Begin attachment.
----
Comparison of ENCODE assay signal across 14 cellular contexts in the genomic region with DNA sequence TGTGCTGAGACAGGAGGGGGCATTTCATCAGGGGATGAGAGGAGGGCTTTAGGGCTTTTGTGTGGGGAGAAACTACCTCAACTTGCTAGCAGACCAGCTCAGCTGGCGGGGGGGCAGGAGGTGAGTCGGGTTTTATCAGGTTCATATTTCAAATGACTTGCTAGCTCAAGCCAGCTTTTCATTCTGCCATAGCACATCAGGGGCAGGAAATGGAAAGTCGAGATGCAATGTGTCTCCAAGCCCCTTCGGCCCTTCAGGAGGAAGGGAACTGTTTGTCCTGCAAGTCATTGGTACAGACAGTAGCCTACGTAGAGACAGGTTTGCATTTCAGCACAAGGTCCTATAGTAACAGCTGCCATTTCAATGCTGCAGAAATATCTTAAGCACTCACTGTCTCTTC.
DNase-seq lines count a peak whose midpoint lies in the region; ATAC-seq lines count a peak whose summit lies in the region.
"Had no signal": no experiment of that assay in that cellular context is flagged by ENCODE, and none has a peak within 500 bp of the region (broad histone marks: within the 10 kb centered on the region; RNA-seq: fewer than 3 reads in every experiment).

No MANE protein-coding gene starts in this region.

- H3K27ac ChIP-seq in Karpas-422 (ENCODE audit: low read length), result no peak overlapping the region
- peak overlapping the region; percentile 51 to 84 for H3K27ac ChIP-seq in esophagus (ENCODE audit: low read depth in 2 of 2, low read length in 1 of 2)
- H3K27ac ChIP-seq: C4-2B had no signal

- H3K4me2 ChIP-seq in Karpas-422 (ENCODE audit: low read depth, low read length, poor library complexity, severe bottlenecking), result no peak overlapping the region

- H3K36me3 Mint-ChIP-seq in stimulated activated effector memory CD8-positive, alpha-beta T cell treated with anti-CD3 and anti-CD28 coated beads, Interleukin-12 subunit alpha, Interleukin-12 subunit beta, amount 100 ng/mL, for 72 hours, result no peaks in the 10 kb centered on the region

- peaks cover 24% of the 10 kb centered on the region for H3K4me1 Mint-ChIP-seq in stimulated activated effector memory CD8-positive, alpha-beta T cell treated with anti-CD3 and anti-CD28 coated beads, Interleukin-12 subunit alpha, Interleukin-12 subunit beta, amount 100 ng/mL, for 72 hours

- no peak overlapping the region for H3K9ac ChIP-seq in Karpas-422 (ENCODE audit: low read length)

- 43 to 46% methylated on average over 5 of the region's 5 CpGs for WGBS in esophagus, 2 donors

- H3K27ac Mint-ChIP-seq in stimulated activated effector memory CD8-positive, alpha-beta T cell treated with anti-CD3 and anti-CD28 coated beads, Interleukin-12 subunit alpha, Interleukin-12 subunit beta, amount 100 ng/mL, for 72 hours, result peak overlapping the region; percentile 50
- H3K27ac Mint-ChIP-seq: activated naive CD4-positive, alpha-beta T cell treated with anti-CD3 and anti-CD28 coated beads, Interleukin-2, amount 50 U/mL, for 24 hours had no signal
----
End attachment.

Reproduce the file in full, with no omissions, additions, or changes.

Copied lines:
Comparison of ENCODE assay signal across 14 cellular contexts in the genomic region with DNA sequence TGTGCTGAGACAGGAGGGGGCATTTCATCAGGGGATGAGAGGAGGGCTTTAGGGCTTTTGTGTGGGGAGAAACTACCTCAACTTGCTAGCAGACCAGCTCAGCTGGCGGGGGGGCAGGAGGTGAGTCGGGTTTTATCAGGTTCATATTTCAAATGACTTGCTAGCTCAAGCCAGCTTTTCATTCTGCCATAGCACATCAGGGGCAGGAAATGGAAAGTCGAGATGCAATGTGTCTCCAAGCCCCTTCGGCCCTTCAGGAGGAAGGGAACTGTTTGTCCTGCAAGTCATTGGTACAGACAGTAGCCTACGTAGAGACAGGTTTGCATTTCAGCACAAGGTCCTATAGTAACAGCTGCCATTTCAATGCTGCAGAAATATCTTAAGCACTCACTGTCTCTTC.
DNase-seq lines count a peak whose midpoint lies in the region; ATAC-seq lines count a peak whose summit lies in the region.
"Had no signal": no experiment of that assay in that cellular context is flagged by ENCODE, and none has a peak within 500 bp of the region (broad histone marks: within the 10 kb centered on the region; RNA-seq: fewer than 3 reads in every experiment).

No MANE protein-coding gene starts in this region.

- H3K27ac ChIP-seq in Karpas-422 (ENCODE audit: low read length), result no peak overlapping the region
- peak overlapping the region; percentile 51 to 84 for H3K27ac ChIP-seq in esophagus (ENCODE audit: low read depth in 2 of 2, low read length in 1 of 2)
- H3K27ac ChIP-seq: C4-2B had no signal

- H3K4me2 ChIP-seq in Karpas-422 (ENCODE audit: low read depth, low read length, poor library complexity, severe bottlenecking), result no peak overlapping the region

- H3K36me3 Mint-ChIP-seq in stimulated activated effector memory CD8-positive, alpha-beta T cell treated with anti-CD3 and anti-CD28 coated beads, Interleukin-12 subunit alpha, Interleukin-12 subunit beta, amount 100 ng/mL, for 72 hours, result no peaks in the 10 kb centered on the region

- peaks cover 24% of the 10 kb centered on the region for H3K4me1 Mint-ChIP-seq in stimulated activated effector memory CD8-positive, alpha-beta T cell treated with anti-CD3 and anti-CD28 coated beads, Interleukin-12 subunit alpha, Interleukin-12 subunit beta, amount 100 ng/mL, for 72 hours

- no peak overlapping the region for H3K9ac ChIP-seq in Karpas-422 (ENCODE audit: low read length)

- 43 to 46% methylated on average over 5 of the region's 5 CpGs for WGBS in esophagus, 2 donors

- H3K27ac Mint-ChIP-seq in stimulated activated effector memory CD8-positive, alpha-beta T cell treated with anti-CD3 and anti-CD28 coated beads, Interleukin-12 subunit alpha, Interleukin-12 subunit beta, amount 100 ng/mL, for 72 hours, result peak overlapping the region; percentile 50
- H3K27ac Mint-ChIP-seq: activated naive CD4-positive, alpha-beta T cell treated with anti-CD3 and anti-CD28 coated beads, Interleukin-2, amount 50 U/mL, for 24 hours had no signal